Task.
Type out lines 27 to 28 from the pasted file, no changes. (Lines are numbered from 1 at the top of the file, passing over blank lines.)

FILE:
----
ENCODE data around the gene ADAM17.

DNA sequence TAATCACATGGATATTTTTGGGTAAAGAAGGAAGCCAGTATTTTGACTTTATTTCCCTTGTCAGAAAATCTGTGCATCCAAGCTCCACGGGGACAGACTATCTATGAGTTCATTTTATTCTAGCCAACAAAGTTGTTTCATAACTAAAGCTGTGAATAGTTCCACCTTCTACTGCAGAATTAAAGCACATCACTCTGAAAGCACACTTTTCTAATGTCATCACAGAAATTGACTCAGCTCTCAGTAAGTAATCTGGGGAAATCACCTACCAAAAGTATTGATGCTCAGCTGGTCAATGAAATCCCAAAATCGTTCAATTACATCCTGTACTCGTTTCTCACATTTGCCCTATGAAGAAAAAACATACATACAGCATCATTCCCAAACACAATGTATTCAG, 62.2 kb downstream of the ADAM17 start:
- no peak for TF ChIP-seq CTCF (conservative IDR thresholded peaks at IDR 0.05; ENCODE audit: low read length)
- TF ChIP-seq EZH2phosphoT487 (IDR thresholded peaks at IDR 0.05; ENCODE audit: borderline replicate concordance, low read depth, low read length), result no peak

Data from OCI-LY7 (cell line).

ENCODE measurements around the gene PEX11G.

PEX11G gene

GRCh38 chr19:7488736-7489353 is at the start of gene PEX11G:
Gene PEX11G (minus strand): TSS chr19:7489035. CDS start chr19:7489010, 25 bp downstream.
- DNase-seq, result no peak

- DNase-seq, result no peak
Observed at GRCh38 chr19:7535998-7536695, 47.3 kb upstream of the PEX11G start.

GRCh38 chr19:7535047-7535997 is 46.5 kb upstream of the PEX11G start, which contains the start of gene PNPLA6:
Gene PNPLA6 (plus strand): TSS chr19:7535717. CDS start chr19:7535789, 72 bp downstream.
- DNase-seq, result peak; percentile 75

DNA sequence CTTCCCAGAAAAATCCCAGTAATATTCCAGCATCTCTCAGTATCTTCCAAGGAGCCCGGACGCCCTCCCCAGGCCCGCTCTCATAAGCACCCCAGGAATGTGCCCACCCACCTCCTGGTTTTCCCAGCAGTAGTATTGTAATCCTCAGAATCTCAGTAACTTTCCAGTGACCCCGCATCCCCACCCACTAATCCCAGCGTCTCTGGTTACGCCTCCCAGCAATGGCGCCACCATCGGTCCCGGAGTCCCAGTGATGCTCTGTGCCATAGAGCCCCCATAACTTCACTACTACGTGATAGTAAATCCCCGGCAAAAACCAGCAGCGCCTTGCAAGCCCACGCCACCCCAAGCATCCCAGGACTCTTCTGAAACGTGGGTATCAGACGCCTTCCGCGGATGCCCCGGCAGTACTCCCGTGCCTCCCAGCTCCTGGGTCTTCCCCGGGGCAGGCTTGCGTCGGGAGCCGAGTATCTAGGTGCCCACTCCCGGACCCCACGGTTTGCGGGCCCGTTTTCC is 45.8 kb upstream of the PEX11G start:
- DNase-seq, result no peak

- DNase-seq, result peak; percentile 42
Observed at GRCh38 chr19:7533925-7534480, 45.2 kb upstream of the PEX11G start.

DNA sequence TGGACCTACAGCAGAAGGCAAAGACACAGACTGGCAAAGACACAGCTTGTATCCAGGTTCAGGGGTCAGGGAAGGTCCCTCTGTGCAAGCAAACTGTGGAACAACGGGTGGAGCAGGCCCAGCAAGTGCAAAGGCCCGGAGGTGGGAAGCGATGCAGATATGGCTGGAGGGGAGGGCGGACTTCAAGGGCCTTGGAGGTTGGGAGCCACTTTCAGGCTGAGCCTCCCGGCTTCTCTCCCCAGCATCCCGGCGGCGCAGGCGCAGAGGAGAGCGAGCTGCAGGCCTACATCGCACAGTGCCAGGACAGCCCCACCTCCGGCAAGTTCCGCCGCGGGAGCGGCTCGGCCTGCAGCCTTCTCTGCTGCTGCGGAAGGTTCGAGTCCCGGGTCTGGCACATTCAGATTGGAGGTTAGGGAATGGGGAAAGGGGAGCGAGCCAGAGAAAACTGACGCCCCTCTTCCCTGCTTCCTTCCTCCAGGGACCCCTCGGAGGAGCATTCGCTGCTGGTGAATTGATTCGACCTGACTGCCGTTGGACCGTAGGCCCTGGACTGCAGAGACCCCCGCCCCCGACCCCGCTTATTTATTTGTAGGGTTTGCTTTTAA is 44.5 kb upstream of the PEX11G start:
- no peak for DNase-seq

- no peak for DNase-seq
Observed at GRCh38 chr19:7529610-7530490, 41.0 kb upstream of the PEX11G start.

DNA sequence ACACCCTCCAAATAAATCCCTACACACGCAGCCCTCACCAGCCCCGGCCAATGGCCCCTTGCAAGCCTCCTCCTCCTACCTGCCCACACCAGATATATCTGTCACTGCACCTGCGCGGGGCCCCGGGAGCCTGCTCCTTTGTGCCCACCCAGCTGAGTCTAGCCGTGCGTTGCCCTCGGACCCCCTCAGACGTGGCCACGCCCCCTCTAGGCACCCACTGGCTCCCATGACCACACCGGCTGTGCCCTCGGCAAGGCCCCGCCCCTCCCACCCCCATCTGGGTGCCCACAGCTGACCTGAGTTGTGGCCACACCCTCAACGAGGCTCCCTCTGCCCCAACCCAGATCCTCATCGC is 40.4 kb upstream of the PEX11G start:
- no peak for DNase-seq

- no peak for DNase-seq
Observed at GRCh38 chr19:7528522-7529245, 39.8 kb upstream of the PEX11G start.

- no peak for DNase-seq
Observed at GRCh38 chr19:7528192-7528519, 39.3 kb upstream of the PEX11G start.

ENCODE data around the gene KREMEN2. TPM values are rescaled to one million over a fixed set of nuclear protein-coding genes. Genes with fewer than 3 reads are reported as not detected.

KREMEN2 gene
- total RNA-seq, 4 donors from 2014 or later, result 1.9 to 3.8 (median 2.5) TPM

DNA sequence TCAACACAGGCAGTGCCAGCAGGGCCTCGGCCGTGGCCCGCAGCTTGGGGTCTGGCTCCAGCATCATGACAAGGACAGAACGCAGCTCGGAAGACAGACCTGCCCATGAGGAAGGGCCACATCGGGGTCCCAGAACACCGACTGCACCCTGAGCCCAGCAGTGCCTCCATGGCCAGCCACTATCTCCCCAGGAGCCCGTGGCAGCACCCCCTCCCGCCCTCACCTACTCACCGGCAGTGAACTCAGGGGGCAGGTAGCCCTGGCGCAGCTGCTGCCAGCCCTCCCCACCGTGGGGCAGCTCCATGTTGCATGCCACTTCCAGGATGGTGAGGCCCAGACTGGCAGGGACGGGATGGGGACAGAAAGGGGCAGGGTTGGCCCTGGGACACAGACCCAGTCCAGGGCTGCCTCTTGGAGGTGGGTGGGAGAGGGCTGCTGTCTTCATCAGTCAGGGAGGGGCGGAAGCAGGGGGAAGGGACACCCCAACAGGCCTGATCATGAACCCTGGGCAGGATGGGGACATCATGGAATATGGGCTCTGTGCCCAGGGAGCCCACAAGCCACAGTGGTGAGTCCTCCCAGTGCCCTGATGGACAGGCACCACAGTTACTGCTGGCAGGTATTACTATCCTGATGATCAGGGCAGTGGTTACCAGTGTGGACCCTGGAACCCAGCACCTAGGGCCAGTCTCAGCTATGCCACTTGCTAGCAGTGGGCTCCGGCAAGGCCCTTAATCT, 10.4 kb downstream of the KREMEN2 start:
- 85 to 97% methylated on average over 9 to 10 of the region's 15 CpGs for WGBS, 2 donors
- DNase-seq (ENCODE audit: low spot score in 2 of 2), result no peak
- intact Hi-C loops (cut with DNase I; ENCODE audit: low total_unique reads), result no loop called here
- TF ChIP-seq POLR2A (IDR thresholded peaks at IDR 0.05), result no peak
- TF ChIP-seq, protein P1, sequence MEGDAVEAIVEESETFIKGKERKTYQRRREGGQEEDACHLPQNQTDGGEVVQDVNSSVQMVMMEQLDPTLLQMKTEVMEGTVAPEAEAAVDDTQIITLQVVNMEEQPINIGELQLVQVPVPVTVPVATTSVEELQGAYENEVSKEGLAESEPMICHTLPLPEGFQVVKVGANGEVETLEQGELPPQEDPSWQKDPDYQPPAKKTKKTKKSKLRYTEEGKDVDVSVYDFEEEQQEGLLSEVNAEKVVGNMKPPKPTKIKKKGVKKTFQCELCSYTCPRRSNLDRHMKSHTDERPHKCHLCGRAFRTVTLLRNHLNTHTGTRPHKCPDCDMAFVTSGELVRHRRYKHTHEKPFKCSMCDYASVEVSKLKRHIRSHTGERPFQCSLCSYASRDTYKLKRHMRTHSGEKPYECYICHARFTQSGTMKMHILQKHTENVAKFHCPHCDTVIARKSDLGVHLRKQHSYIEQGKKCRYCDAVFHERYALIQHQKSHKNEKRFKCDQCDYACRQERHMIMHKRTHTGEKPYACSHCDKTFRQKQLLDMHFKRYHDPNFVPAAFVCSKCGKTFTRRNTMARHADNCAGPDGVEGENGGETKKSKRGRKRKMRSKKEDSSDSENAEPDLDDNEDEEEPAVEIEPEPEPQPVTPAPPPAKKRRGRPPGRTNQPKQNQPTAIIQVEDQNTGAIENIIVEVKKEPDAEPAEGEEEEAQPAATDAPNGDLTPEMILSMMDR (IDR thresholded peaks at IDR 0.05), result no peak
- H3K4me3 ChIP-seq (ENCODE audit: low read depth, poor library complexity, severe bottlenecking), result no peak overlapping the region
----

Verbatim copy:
Observed at GRCh38 chr19:7528522-7529245, 39.8 kb upstream of the PEX11G start.

- no peak for DNase-seq